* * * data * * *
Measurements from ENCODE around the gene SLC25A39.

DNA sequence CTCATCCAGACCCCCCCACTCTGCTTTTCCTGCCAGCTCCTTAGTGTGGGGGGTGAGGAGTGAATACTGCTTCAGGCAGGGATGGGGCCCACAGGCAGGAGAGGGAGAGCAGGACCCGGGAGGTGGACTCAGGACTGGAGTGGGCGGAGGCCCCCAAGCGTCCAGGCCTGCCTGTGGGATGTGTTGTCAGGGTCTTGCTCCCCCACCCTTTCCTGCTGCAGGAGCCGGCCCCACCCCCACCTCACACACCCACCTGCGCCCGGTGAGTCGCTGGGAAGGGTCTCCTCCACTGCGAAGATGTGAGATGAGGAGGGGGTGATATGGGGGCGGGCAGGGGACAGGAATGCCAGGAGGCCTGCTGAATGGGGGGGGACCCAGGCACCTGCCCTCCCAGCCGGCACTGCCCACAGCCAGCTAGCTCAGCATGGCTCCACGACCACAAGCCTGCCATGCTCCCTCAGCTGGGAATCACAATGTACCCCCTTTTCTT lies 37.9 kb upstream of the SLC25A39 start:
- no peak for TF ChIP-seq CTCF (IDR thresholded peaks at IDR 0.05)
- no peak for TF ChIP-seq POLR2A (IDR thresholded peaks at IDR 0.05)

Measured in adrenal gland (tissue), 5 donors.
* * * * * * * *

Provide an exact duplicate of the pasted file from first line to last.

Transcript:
Measurements from ENCODE around the gene SLC25A39.

DNA sequence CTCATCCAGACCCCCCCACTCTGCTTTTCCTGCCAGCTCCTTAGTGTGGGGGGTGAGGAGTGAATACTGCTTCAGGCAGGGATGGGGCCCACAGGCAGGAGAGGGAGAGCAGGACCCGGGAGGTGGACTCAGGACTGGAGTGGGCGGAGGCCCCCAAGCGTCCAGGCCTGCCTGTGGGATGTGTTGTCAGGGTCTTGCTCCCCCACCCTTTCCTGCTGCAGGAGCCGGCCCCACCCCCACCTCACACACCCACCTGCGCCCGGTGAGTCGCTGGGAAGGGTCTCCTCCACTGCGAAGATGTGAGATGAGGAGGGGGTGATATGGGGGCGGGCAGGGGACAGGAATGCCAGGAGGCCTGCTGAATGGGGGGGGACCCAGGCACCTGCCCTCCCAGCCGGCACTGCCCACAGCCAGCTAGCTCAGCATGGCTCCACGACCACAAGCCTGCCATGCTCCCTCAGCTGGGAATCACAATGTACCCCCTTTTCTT lies 37.9 kb upstream of the SLC25A39 start:
- no peak for TF ChIP-seq CTCF (IDR thresholded peaks at IDR 0.05)
- no peak for TF ChIP-seq POLR2A (IDR thresholded peaks at IDR 0.05)

Measured in adrenal gland (tissue), 5 donors.